The 4.5-inch qHD IPS display has a 960x540-pixel resolution. Though it's important to keep in mind that the F6 is a midtier device, compared with a higher-end phone like the LG G2 (which has a 1080p screen), the F6's display isn't the sharpest. I can see some slight aliasing around icons and texts and color gradients do not transition as smoothly. However, the screen is bright, it displays colors accurately (especially when viewing a single white swatch), and it's responsive to the touch.

Above the display is a 1.3-megapixel camera and below is a physical home key that's flanked by two hot keys (for back and menu) that light up in white. If you long-press the home key, you can call up recent apps (and quit them as well), access Google Now, and open up the Task Manager in your phone.

Software features
The handset features Android 4.1.2 Jelly Bean, and while it'd be nice to see it running a more recent version of the OS, you'll still get your usual collection of Google apps: Chrome, Gmail, Search, Plus, Maps, access to the Play store's Books, Magazines, Movies & TV, and Music portals, Talk, and YouTube.

T-Mobile loaded a conservative number of its apps in as well. You'll get T-Mobile My Account, which gives you information about your phone and data plan; a trial subscription to the caller ID service Name ID; and apps that help set up your visual voice mail and mobile hot spot. Lastly, the media streaming service T-Mobile TV offers a 30-day trial to channels like Fox News and ESPN.

Meanwhile, the MetroPCS model included its 4G hot-spot app; an app store portal; a privacy app called Metro Block-it; and Metro411, which searches for and locates nearby businesses and restaurants. The carrier also preloaded its visual voice mail feature; the MetroMusic streaming music and ringtone service; a phone number look-up and screening service called MetroPCS Screen-it; and a news app called MetroZone. Finally, there's MyMetro, which lets you check your account balance and plan.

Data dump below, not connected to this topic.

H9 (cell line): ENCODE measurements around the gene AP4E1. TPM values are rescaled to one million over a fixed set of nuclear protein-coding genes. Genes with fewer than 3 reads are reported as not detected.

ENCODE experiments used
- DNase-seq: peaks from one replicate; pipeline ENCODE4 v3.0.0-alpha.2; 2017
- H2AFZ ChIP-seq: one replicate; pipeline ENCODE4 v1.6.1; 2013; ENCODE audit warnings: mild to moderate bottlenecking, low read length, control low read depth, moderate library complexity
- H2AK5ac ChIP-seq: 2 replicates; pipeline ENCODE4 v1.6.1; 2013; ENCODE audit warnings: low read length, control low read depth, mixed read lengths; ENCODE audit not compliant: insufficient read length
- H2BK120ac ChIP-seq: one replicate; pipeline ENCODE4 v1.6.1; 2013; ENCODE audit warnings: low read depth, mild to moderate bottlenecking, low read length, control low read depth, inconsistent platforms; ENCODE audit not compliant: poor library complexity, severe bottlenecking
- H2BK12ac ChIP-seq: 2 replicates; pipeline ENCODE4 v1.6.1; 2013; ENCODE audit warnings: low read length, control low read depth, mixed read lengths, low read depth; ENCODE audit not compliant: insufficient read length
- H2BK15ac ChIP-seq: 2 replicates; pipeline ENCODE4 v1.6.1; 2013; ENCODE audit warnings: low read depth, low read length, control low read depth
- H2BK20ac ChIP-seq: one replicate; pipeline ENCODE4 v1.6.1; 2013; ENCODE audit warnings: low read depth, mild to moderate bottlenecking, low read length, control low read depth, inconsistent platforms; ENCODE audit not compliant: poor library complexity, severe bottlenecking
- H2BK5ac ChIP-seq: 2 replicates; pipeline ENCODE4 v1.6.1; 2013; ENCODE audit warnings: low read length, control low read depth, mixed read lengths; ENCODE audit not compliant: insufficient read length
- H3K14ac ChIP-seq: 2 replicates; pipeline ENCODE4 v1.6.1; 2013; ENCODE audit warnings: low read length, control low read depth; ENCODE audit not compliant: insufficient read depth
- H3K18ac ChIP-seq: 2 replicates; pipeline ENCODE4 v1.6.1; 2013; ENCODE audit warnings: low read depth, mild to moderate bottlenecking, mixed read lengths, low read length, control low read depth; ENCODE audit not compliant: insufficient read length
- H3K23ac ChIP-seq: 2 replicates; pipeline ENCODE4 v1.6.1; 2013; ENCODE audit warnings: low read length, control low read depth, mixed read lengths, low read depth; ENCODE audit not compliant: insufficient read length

LG Optimus F6 (screenshots)
The multitasking QSlide function (left) and the collaboration tool VuTalk. Lynn La/CNET

LG's Optimus 3.0 user interface comes with a few signature software features. These include the option to customize app icons (with two different themes), and QSlide, a multitasking function that enables you to view and resize apps (like the browser and calculator) while using other apps or viewing the home screen.

VuTalk lets you create annotations on documents and photos on your device while sharing it in real time with another VuTalk-enabled handset through either a network or Wi-Fi connection. There's also LG's signature note-taking app, QuickMemo, which lets you jot down quick notes or sketches directly over images onscreen. As mentioned before, you can quickly launch this app with the shortcut button on the smartphone's left edge.